This book focuses on the understudied social and cultural dimensions of sustainability in the Arctic. More specifically, it explores these thematics through paying attention to resources, in different definitions and forms, and the ways in which they entangle in the realities and expectations of social and cultural sustainability in the region.
The book approaches resources as socially and culturally constructed and also draws attention to social, human and cultural capabilities and the roles they have in making and shaping the imaginaries of sustainability. Together, this volume and its case studies contribute to a broadened understanding of the interplay of natural and material resources and social and cultural capabilities as well as their discursive framings.
This multidisciplinary text includes contributions from political sciences, sociology, gender studies, regional studies, economics and art research. With its wide range of conceptually informed case studies, the book is relevant for researchers and professionals as well as advanced students and to institutions and organizations offering education in Arctic affairs.
Chapter 1 Sustainabilities in the resourceful North
Hanna Lempinen, Monica Tennberg and Susanna Pirnes
Part I Entangled resources and sustainabilities
Chapter 2 Greenland and the elusive better future: the affective merging of resources and independence
Chapter 3 Promise and threat: living with nuclear in the Finnish context
Chapter 4 Untied resource as a threa/-t/-d for social fabric(ation)
Chapter 5 "Prudent development:" the (r)evolution of the Arctic energy concern in the 2007–2017 Arctic Energy Summit Reports
Chapter 6 Socially Responsible Investments (SRIs) in the European Arctic: new pathways for global investors to outperform conventional capital investments?
Chapter 7 Resources on the Arctic border: views of the Finnish municipalities and the EU`s cross-border program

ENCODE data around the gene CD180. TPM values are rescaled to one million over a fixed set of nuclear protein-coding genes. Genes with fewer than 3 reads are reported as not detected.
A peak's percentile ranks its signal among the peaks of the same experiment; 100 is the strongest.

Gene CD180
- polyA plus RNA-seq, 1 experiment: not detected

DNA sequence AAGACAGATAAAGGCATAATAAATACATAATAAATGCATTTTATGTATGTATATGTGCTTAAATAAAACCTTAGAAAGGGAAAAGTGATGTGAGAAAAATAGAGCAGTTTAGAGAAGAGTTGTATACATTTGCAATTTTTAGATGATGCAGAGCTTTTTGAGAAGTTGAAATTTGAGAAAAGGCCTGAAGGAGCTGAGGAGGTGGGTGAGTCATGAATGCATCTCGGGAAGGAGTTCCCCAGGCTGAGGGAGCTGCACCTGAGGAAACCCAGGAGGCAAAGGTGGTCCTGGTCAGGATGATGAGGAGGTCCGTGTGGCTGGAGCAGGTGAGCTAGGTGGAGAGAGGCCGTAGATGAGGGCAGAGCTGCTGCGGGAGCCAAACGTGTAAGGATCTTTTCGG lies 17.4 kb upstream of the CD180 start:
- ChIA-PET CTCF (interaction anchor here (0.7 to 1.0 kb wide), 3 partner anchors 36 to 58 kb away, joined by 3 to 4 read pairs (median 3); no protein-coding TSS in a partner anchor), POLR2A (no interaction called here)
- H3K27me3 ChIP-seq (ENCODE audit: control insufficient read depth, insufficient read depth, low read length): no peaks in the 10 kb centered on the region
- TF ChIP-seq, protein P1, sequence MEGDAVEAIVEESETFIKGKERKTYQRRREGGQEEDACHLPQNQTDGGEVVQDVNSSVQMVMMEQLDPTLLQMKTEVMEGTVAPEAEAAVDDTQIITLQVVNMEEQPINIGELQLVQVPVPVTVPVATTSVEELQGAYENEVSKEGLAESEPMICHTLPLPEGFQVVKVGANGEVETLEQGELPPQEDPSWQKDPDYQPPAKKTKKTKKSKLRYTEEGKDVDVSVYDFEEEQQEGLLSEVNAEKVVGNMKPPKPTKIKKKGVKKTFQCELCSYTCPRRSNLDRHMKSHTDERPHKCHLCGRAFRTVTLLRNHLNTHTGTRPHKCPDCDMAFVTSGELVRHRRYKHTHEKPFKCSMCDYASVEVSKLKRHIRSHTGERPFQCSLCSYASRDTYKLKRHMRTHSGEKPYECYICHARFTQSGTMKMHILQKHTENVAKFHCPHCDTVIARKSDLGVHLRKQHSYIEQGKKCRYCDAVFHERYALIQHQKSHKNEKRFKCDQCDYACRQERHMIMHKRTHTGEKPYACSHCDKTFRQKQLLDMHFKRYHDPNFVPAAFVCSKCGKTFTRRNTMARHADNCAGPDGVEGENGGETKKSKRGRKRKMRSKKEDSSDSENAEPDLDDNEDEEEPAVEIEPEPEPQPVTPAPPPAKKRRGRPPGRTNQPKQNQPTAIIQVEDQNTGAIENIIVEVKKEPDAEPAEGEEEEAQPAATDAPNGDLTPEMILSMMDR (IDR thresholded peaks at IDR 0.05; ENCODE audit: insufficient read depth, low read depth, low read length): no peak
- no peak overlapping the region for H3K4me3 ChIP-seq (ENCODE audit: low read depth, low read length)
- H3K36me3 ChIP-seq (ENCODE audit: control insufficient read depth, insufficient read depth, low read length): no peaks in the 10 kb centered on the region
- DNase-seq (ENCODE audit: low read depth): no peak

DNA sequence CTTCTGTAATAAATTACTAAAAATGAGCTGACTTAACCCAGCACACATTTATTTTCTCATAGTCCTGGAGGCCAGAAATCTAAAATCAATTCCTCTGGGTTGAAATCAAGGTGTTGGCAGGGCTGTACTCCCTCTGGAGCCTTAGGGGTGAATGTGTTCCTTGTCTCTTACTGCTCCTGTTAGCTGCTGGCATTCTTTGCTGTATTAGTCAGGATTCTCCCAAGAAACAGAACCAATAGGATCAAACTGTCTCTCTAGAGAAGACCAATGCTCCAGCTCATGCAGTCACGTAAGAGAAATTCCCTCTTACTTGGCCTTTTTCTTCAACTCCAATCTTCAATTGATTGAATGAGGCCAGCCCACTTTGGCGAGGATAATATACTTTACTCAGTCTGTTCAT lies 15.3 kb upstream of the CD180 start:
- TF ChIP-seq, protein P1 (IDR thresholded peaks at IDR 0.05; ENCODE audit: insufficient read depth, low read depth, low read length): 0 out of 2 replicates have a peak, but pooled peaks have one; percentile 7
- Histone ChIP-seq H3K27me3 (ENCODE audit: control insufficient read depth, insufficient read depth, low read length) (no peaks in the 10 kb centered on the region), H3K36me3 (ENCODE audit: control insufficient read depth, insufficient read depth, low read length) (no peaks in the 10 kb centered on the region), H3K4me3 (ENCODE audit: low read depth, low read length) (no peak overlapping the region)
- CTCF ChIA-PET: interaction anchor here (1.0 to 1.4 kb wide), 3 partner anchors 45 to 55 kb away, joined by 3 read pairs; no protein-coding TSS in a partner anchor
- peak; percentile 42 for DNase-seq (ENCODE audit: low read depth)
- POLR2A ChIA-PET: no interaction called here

Part II Whose imaginaries?
Chapter 8 The political ecology of northern adaptation: power, nature and knowledge
Chapter 9 Arctic expertise and its social dimensions in Lapland
Chapter 10 When gender matters: equality as a source of Arctic sustainability?
Chapter 11 Sámi cultural heritage and tourism in Finland
Chapter 12 History as a resource in Russian Arctic politics
Chapter 13 The resourceful North: divergent imaginaries from the European Arctic
Monica Tennberg, Hanna Lempinen and Susanna Pirnes
The Routledge series in Polar Regions seeks to include research and policy debates about trends and events taking place in two important world regions, the Arctic and Antarctic. Previously neglected periphery regions, with climate change, resource development, and shifting geopolitics, these regions are becoming increasingly crucial to happenings outside these regions. At the same time, the economies, societies, and natural environments of the Arctic are undergoing rapid change. This new series seeks to draw upon fieldwork, satellite observations, archival studies, and other research methods which inform about crucial developments in the Polar regions. The series is interdisciplinary drawing on the work of anthropologists, geographers, economists, political scientists, botanists, climatologists, GIS and geospatial techniques specialists, oceanographers, earth scientists, biologists, historians, engineers, and many others. Topics within any of these disciplines or multidisciplinary research combining several disciplines are sought. They can focus on one region in the Arctic or Antarctic or all of either Polar region or both. The emphasis in the series is on linking cutting edge research in the Polar regions with the policy implications of the research findings.